Coincidentally, around the same time, Gwilym Morus-Baird published a video on ‘Gwyn ap Nudd and St Collen’ (HERE) where he discusses the symbology of Gwyn’s people wearing red and blue, which might have alchemical significance. Intriguingly he linked this to the two streams, Y Gwter Las and Y Gwter Goch which flow into Llyn y Fan Fach, the location of a story where a fairy bride is given away by a Fairy King-like figure.

Crawling Out Of Y Pwll Mawn

The pit of despair is a familiar metaphor. For me it’s a peat pit. Not the pwll mawn,the fishpond-sized peat cutting that Dafydd ap Gwilym fell into whilst riding his grey-black horse across the misty moors of Wales many centuries ago, but the empty expanses of the Lancashire peatlands made into gigantic peat pits by commercial peat extraction.

Drained, the vegetation (sphagnum moss, cross-leaved heath, bog rosemary, bog asphodel, sundew, cottongrasses) of the living acrotelm stripped away, rotovated, left to dry, bulldozed, bagged up for horticultural use or taken to power stations. The catotelm left bare, barren, leaking its carbonic ghosts into the atmosphere.

I’ve fallen into it metaphorically many times over the past year. When the first lockdown struck and all my conservation volunteering was cancelled and my internship postponed, when my mum had a fall and broke her hip, when the third lockdown put an end to all my volunteering but my internship.

Now I’m there for real. On Little Woolden Moss, part of Chat Moss (which was once 10 square miles), near Manchester, which has been severely damaged by peat extraction. Since the Lancashire Wildlife Trust took it over in 2012 the east side is steadily being restored, but much of the west is bare.

This week my task, as part of the contracts team, has been planting the barren section with common cottongrass and hare’s tail cottongrass. I’ve been acutely aware of the wrongness of the exposure of the catotelm, the under-layer of peat, the underworld bare for all to see, its spirits disturbed, released.

Yet it has been rewarding to have the opportunity to make amends, hole by hole, plug plant by plug plant. Slowly but steadily recovering and restoring the broken body of the Mother of the Moss. Giving back her tresses by which, like by the hair of Rapunzel, I may too pull myself out of the peat pit.

It seems to be no coincidence, before I got this temporary contract work, I found out ‘the fish-pond of Gwyn ap Nudd’ was y pwll mawn ‘the peat pit’ and Gwyn, my patron god, was associated with peat bogs. I promised to make him an offering next time I visited him a bog.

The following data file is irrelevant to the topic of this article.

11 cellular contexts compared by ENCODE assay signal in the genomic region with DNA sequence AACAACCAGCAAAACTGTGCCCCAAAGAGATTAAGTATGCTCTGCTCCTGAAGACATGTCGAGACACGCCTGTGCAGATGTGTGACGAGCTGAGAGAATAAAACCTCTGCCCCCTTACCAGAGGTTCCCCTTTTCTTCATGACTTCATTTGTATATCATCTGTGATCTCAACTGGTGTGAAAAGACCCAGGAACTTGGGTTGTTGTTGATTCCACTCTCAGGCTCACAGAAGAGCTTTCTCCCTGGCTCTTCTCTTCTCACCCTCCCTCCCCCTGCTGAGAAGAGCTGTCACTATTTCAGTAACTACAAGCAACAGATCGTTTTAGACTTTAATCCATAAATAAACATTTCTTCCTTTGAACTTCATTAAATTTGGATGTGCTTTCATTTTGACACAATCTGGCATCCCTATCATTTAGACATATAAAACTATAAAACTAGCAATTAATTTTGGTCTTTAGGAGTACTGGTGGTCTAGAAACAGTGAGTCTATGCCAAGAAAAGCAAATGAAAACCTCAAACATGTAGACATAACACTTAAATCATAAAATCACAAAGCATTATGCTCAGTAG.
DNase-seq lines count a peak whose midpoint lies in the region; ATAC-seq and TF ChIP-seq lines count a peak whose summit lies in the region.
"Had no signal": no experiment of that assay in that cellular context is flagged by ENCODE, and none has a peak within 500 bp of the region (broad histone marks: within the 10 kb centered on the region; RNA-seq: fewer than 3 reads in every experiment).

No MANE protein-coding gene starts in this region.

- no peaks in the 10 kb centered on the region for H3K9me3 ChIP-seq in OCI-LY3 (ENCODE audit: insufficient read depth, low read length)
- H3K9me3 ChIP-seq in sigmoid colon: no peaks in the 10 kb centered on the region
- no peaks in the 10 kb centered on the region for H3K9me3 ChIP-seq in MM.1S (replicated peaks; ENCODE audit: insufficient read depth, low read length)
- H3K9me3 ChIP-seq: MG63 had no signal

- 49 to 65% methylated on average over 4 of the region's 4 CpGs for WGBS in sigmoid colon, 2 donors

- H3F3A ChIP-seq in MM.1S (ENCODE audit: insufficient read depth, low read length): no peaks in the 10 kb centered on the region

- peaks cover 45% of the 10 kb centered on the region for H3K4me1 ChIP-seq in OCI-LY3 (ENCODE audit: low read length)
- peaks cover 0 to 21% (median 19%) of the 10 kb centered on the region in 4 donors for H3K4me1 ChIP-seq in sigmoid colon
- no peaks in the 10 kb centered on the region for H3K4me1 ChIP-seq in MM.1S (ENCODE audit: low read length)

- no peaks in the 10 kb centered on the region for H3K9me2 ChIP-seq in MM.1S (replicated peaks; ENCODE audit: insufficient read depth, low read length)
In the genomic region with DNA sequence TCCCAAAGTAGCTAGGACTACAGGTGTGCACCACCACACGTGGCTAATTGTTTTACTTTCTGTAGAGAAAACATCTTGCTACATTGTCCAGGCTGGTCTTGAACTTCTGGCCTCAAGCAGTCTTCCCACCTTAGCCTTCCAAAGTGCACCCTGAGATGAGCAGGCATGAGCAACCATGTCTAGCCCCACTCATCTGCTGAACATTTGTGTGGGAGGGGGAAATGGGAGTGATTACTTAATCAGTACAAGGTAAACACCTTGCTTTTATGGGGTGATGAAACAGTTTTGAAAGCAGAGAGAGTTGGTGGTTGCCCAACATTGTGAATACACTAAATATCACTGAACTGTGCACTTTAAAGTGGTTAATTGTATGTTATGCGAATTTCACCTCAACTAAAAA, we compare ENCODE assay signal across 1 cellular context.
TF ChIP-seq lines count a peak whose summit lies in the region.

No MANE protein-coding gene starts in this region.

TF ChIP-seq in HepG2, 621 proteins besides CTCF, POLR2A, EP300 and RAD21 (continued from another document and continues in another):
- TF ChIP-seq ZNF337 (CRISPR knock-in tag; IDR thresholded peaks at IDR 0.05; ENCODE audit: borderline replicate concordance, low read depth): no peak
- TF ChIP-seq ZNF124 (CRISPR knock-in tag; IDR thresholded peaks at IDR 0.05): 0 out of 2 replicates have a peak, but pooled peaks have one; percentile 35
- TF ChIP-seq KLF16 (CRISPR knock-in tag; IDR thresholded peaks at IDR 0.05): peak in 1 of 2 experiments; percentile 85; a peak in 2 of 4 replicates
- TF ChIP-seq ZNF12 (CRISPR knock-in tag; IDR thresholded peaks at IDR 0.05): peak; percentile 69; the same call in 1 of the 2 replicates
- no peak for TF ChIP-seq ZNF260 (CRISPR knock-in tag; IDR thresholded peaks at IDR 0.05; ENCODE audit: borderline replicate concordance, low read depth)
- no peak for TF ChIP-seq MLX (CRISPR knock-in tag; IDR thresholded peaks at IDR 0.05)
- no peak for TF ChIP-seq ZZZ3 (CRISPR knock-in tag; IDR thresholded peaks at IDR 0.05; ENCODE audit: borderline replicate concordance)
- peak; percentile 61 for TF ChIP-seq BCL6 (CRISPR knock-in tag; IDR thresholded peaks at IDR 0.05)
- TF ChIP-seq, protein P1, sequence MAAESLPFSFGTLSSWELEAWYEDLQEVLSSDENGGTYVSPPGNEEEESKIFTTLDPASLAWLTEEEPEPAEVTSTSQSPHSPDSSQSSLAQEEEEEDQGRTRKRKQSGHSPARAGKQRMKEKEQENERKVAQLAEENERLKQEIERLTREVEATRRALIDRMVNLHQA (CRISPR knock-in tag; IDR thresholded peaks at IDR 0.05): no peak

Two weeks later I was offered this job. When I asked Gwyn what he wanted, he showed me a cottongrass plant and told me my planting would be the offering – restoring the body of his mother, Anrhuna, who I believe to be a long-forgotten Brythonic wetland goddess.

I’ve long been in a pit of despair because I have unable to find paid work by which I can serve my gods. Now I’ve got it, temporarily at least, and have applied for two other watery jobs – traineeships on the Kingfisher Trail (on Bradshaw Brook) and on the Great Manchester Wetlands.

I’m currently in an in-between place with three weeks done and two weeks left on Little Woolden Moss. Not knowing if I’ll get an interview and where my life might be heading next. A little like the mossland, teetering between death and recovery, this fragmented part of Anrhuna’s body slowly being brought to life.

Gwyn has stolen me to the underworld countless times. He has put into my hands the healing plants. He has sent me back to repair the damage of its exploitation with work and words.

I pray to you my gods, Gwyn and Family, to grant me the means to continue with this work.

Review – After My Vows by Thornsilver Hollysong

‘After My Vows (Love Songs from a New Godspouse)’ is the second album from Thornsilver Hollysong. Thorn is a fellow awenydd and devotee of Gwyn ap Nudd who I met through the Awen ac Awenydd Facebook group in September 2019. He hosts Gwyn Day Thursdays on Land Sea Sky Travel and we have since worked together on conferences and workshops for Gwyn and his ‘family’.

It has been spiritually affirming to form a friendship with someone else who shares my devotion to Gwyn. Whilst my relationship with Gwyn is primarily devotee to god, Thorn is also a godspouse, thus Gwyn’s lover and husband. Godspousery is an ancient tradition which has probably been around since humans met gods and entered liaisons and marriages with them. Its best-known form is Christian nuns becoming Brides of Christ and it is particularly deeply embedded in the Brythonic tradition, which contains numerous stories of the Fairy King and his people taking humans as lovers. It has been illuminating listening to this album and hearing of experiences familiar and unfamiliar.

‘After My Vows’ was composed by Thorn with his own piano-playing and vocals. There is a rawness and immediacy to this music, a heartfelt passion, an outpouring of devotion. Whereas some songs are waltz-like, others are operatic, some put me in mind of a monk’s voice from a polytheistic cloister.

If there is one line from the album that summarises it for me it is: ‘Come to the ballroom of waltzing shadows’. This is from ‘Won’t You Dance’, a song that, although the tunes differ, put me in mind of David Bowie’s ‘Let’s Dance’. Here Thorn relates meeting Gwyn as ‘Black shade, silver mist / In a raven’s mask’ ‘At the Faery Ball / Sparkling shadows darkling as the moonbeams fall.’ It took me back to my own clubbing days, dancing alone, melting into the oneness of Faery. It gives voice to the timeless truth that gods are not only met at the altar or out in nature, but on the dance floor. In other songs this moonlit ballroom becomes Gwyn’s Hall in ‘the Castle of ice and bone’ where Thorn sings before his Fairy King like Gweir in his heavy blue-grey chain.